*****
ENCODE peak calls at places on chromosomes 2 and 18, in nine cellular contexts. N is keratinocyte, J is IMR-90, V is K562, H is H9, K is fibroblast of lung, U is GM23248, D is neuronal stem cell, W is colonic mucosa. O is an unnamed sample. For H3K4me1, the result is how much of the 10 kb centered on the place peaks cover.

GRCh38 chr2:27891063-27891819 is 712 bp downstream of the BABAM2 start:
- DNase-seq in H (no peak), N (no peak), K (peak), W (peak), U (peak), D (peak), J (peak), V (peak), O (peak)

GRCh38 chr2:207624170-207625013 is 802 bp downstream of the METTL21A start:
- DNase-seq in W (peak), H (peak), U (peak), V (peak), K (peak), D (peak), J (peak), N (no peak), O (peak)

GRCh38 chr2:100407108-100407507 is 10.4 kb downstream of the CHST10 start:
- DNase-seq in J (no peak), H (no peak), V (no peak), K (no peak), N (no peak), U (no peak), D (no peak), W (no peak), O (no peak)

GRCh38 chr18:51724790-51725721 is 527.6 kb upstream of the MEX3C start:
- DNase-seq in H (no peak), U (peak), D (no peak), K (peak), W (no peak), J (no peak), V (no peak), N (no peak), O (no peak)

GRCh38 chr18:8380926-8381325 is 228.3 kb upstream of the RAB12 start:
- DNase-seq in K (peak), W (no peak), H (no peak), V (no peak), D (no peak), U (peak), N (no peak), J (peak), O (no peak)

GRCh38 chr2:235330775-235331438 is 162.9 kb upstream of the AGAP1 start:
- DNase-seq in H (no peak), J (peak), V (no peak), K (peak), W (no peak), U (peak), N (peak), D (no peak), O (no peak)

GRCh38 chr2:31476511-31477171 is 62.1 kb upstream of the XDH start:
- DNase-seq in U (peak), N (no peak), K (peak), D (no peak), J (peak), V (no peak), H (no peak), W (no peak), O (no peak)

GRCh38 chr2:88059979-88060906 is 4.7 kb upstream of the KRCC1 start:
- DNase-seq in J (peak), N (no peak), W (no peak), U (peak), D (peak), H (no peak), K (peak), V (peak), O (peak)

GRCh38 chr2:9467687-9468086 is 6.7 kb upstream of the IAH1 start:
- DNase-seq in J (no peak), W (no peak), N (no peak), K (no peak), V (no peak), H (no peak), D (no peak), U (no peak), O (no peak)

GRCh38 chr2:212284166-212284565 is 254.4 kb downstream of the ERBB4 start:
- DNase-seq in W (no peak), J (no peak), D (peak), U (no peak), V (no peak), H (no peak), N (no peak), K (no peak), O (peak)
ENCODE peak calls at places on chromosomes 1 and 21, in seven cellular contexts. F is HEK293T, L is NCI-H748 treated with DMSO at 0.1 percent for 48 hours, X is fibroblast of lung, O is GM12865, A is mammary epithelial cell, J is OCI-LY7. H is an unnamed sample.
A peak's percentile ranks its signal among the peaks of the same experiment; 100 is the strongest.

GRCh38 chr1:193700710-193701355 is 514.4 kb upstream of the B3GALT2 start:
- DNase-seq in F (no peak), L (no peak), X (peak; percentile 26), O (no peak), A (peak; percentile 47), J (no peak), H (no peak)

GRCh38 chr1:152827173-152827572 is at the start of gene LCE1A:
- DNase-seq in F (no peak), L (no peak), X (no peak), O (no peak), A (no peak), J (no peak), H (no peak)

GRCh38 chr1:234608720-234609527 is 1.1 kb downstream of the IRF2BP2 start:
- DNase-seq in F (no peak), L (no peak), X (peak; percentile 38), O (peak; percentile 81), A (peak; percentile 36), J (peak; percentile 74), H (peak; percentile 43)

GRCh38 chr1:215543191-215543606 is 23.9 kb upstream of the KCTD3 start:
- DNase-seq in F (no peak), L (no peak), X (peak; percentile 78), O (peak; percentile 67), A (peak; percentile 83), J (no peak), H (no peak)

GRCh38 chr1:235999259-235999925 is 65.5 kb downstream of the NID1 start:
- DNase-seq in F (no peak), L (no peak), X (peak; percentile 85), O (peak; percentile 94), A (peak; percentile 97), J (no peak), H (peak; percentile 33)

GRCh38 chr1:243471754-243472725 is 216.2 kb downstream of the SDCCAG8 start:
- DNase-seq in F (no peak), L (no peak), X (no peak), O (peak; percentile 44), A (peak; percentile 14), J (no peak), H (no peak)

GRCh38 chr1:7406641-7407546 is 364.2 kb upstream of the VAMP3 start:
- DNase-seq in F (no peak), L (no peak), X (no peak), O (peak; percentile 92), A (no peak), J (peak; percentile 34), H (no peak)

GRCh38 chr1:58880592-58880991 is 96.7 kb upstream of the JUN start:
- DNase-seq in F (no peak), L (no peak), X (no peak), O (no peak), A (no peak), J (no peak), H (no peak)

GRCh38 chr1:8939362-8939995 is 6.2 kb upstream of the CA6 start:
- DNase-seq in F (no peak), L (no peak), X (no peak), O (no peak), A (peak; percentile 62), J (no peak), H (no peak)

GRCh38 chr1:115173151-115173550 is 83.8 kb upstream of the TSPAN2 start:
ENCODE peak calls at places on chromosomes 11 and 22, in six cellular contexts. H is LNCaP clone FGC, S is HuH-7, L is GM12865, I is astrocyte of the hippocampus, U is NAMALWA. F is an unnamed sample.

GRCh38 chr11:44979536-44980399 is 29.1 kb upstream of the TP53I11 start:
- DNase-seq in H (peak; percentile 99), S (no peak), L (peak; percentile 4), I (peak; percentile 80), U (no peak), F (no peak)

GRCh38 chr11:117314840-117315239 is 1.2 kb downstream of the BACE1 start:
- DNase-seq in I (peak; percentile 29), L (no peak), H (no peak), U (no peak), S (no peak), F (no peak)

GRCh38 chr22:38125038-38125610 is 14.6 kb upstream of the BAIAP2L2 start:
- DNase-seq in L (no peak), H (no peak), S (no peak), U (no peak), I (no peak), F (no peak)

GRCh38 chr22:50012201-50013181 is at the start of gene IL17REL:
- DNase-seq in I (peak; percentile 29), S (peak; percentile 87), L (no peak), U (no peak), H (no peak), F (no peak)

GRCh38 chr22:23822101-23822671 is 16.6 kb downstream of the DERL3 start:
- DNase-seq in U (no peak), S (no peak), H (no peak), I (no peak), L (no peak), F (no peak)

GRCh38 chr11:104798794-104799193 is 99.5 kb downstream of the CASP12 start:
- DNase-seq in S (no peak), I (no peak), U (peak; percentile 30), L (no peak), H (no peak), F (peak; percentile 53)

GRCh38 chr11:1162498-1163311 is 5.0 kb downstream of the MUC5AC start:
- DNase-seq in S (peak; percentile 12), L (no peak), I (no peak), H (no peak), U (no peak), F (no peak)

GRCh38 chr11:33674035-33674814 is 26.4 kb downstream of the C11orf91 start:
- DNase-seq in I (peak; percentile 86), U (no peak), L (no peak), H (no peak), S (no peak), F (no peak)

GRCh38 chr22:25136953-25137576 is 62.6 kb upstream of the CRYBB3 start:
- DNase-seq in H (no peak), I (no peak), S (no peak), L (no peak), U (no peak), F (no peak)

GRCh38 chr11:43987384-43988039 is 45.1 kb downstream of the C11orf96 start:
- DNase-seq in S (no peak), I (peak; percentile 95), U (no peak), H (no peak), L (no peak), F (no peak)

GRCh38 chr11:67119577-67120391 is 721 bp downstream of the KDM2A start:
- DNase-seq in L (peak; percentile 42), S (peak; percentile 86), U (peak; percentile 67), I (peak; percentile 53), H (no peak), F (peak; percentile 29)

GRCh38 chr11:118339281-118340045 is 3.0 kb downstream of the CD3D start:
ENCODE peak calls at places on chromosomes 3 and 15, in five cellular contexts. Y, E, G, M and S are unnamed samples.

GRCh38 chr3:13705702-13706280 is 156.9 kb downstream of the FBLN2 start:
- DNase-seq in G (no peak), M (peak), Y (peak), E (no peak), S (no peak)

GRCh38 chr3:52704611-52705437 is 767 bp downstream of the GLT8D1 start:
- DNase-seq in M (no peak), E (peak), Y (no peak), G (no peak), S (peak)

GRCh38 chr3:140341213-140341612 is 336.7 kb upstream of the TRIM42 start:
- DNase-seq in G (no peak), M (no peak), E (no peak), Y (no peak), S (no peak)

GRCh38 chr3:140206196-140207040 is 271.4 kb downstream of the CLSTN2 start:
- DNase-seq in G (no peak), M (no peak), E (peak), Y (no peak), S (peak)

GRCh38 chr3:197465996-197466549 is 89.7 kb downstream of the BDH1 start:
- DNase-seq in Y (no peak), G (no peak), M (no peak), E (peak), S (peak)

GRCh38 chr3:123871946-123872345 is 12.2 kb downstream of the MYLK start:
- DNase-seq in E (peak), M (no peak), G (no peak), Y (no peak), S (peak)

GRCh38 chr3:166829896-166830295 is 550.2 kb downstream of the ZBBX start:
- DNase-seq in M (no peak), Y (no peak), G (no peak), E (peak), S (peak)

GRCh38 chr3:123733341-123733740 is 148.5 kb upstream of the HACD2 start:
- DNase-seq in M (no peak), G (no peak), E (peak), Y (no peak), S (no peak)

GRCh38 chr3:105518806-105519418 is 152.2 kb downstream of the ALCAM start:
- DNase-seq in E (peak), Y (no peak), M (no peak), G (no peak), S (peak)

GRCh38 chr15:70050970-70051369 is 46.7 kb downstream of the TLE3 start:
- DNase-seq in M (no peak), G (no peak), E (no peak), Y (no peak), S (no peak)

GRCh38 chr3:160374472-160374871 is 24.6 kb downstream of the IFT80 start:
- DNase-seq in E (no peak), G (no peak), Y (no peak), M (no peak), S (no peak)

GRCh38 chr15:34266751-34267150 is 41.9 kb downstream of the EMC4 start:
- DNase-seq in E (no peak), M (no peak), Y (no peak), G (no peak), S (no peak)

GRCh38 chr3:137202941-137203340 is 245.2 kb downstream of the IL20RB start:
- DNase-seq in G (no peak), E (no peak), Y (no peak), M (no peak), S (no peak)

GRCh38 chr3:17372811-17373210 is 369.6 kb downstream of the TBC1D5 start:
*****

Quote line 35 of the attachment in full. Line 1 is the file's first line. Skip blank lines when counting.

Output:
- DNase-seq in F (no peak), L (no peak), X (no peak), O (peak; percentile 44), A (peak; percentile 14), J (no peak), H (no peak)